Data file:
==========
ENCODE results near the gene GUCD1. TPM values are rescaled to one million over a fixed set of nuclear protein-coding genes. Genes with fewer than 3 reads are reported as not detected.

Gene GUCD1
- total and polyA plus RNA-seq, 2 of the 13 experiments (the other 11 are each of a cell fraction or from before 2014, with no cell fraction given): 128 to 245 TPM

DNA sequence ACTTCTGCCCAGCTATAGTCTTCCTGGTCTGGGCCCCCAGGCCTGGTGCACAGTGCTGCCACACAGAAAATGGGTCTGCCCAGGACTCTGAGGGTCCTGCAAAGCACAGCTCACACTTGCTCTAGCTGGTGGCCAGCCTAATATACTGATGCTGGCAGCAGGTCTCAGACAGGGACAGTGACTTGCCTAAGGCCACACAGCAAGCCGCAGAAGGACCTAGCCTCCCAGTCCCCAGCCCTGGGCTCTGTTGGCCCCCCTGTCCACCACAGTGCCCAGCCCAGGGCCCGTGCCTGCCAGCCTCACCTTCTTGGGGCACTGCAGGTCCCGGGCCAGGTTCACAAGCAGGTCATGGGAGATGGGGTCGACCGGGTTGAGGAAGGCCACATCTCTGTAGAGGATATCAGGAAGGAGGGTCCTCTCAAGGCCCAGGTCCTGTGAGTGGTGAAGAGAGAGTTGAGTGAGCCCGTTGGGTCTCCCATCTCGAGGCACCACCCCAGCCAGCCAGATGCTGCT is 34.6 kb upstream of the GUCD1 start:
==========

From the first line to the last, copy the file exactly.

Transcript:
ENCODE results near the gene GUCD1. TPM values are rescaled to one million over a fixed set of nuclear protein-coding genes. Genes with fewer than 3 reads are reported as not detected.

Gene GUCD1
- total and polyA plus RNA-seq, 2 of the 13 experiments (the other 11 are each of a cell fraction or from before 2014, with no cell fraction given): 128 to 245 TPM

DNA sequence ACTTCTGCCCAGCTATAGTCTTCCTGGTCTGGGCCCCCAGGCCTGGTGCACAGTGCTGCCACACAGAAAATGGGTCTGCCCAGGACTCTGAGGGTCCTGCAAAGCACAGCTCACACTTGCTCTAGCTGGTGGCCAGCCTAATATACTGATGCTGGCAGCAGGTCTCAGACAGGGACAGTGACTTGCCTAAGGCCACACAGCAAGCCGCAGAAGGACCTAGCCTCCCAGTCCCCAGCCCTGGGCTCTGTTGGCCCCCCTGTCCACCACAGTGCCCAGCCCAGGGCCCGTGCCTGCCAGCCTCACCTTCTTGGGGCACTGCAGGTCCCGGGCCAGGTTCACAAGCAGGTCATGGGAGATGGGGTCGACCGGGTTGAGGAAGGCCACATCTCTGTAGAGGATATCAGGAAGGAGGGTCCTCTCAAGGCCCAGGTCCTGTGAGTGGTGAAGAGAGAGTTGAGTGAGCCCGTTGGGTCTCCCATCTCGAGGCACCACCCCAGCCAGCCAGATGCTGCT is 34.6 kb upstream of the GUCD1 start: